2. Wider diversity and inclusion statistics are being captured
78 per cent of respondents monitor the differences in gender pay. Succession planning was widely reported as a means of addressing imbalances in the make-up of senior leadership that can redress the balance in the long-term. 47 per cent are conducting further analysis into Gender Pay in their businesses. More people are also considering an Equal Pay Audit based on their results, to identify the drivers behind their figures and how they can tackle them.
38 per cent are monitoring their ethnicity figures; 18 per cent are monitoring age-related data; and 15 per cent are considering those who have a disability. Around one in five are planning to analyse the demographics of their workforce from an age perspective; with one third looking into ethnicity and one third also planning to consider the percentage of their workforce with a disability. We are also exploring the different initiatives that companies have in place which we will explore in detail in our survey report.
3. Benefits are being used to mitigate pay reviews
Around half of respondents review their benefits provision annually. One in five review this every other year to ensure that they are selecting the right packages and they are using this to remain competitive. 44 per cent offer flexible benefits and 19 per cent have improved their benefits provision to mitigate their pay review being constrained.
Many employers seem to be looking at benefits packages in order to attract and retain talent – ensuring that they are addressing physical, mental and financial wellbeing by offering innovative benefits. Hybrid working and greater options around leave arrangements are consistently being referenced by respondents as the benefits most valued by their employees. Equally, leave policies are being reviewed around a greater number of life events that there is more awareness around, such as the menopause, bereavement and carer responsibilities. Greater flexibility and the opportunity to bring one’s whole self to work with support from an employer is being facilitated by benefits packages.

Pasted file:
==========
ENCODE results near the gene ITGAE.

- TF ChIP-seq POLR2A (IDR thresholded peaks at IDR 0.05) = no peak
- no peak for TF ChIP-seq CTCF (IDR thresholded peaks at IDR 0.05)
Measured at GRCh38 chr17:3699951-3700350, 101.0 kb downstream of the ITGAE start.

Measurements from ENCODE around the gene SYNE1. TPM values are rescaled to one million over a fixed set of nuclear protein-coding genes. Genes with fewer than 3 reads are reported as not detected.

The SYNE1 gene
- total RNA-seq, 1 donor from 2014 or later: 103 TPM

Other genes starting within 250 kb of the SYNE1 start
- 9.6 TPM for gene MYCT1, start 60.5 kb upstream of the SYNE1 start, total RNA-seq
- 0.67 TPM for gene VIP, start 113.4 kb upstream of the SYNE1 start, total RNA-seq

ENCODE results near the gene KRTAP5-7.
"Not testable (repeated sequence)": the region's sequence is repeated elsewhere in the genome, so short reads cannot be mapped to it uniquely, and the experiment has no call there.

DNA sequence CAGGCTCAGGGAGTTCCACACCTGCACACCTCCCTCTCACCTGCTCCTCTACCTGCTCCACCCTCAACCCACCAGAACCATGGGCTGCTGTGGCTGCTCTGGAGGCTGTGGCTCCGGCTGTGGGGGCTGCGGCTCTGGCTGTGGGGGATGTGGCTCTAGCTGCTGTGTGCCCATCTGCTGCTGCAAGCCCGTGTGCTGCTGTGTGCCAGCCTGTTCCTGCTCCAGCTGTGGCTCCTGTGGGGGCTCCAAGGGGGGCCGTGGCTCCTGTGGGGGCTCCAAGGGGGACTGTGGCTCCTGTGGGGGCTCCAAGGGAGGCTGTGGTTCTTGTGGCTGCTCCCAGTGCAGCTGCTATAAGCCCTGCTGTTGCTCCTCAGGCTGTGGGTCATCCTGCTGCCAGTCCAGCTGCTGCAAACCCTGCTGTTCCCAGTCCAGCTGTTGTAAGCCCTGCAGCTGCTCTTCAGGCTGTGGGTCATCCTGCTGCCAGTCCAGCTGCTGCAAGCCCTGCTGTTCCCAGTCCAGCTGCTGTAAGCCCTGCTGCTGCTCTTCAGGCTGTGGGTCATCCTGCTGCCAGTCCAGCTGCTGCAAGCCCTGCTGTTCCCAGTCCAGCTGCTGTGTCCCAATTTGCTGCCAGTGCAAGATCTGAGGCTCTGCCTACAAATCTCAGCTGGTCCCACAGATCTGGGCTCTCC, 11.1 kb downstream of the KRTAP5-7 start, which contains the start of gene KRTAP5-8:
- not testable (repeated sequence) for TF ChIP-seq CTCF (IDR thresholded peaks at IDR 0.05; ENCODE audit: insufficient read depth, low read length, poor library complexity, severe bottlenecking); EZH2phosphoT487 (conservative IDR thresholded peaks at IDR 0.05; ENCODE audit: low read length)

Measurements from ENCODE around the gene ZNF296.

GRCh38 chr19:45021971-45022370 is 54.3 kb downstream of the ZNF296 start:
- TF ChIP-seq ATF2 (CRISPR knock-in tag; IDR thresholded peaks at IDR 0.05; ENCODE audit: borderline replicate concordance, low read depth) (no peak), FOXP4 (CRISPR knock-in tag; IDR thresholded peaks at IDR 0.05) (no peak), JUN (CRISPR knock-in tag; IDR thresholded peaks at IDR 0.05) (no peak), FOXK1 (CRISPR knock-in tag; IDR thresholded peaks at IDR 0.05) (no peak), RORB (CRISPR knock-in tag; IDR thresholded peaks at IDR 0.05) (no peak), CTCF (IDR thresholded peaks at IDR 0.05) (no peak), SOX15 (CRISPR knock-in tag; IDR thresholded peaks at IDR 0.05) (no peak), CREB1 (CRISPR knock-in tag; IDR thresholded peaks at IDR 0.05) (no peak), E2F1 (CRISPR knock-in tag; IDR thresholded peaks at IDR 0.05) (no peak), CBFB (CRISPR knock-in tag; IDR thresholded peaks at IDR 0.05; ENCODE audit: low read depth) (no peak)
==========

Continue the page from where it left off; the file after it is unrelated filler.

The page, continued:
4. Organisations continue to define ‘hybrid working’
The return to the office was a key topic in our spring survey in 2021, with most employers anticipating that employees would return two to three days a week by the end of last year. Hybrid working is a model that is still being worked out by many employers as they try to balance the requirements of clients with the requirements of their employees. For employees returning to the office, many have agreed this at team level, with few being resistant to return in some capacity. In our report, we will publish the breakdown of the average hours being spent in the office by respondent employers.
86 per cent either ‘strongly agree’ or ‘agree’ that hybrid working will become the norm in the workplace. Only around one in five have experienced difficulties with line managers effectively managing their remote team. We will explore the extent to which businesses are seeing employees return to the office, but early indications are that this varies widely. The report will also explore the impact that the return to the office has had on sick days being taken by employees.